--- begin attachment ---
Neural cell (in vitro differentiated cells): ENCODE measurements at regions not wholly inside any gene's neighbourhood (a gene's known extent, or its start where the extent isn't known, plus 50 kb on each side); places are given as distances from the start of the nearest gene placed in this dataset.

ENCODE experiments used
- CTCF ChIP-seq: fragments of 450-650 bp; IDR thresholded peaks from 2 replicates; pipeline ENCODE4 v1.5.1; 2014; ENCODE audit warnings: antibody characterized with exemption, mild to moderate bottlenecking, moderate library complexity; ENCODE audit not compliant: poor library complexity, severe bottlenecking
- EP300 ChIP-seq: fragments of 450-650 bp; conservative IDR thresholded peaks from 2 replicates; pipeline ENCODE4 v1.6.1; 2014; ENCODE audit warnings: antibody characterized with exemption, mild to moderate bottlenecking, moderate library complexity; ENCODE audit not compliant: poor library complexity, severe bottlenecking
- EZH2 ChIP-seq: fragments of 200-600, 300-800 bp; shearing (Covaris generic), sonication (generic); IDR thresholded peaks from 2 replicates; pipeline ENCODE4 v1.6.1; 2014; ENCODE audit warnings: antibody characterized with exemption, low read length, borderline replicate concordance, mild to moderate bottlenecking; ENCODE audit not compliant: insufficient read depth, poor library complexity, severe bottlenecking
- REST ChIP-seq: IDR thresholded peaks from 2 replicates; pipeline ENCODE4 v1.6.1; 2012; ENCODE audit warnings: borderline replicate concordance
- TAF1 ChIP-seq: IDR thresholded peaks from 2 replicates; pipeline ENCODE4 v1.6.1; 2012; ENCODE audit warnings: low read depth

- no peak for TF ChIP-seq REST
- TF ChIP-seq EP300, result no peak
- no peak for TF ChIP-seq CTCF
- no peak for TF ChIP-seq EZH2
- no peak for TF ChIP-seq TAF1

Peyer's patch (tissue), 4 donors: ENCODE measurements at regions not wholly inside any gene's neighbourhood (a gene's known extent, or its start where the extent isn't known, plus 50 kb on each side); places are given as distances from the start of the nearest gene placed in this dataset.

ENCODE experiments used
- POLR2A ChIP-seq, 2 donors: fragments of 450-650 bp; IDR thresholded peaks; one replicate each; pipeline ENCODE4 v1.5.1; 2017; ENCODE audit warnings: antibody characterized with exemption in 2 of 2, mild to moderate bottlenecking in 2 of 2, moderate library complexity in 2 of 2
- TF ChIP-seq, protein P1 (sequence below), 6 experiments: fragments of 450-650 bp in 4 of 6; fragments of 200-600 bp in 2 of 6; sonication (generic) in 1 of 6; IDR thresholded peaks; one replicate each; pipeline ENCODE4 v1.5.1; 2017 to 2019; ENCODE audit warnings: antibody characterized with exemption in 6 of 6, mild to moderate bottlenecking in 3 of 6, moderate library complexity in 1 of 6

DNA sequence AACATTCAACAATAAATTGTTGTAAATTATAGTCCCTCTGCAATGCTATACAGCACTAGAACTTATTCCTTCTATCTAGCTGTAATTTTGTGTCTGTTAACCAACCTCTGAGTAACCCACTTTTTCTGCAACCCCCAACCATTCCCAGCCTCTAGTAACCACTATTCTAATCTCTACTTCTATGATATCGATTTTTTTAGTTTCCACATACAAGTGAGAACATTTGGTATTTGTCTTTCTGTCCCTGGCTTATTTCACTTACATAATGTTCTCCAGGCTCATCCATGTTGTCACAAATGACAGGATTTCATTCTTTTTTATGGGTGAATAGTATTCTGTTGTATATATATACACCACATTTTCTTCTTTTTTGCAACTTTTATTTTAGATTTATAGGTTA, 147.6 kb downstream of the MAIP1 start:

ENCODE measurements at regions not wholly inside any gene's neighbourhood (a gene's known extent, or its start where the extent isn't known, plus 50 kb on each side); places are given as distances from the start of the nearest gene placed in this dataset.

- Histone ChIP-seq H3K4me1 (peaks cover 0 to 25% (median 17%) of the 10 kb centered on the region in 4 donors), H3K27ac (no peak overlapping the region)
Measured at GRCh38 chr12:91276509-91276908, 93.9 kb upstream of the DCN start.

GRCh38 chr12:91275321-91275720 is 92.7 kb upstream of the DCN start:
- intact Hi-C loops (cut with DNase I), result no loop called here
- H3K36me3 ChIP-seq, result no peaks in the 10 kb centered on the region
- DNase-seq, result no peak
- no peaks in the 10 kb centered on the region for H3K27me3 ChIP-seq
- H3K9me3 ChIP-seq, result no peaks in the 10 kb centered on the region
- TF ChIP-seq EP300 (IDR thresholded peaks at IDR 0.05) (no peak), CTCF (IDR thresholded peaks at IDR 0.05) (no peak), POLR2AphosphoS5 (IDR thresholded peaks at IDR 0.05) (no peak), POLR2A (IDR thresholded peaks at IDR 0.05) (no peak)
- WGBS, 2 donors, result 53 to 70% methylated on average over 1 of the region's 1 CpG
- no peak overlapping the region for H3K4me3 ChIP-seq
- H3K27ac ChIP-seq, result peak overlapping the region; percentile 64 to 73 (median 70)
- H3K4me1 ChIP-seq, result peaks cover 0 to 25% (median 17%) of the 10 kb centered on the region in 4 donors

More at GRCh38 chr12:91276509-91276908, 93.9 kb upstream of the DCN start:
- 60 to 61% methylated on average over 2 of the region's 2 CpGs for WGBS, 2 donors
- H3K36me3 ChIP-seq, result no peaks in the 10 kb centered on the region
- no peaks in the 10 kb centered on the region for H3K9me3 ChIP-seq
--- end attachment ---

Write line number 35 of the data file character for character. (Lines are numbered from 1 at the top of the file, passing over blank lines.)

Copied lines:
- no peaks in the 10 kb centered on the region for H3K9me3 ChIP-seq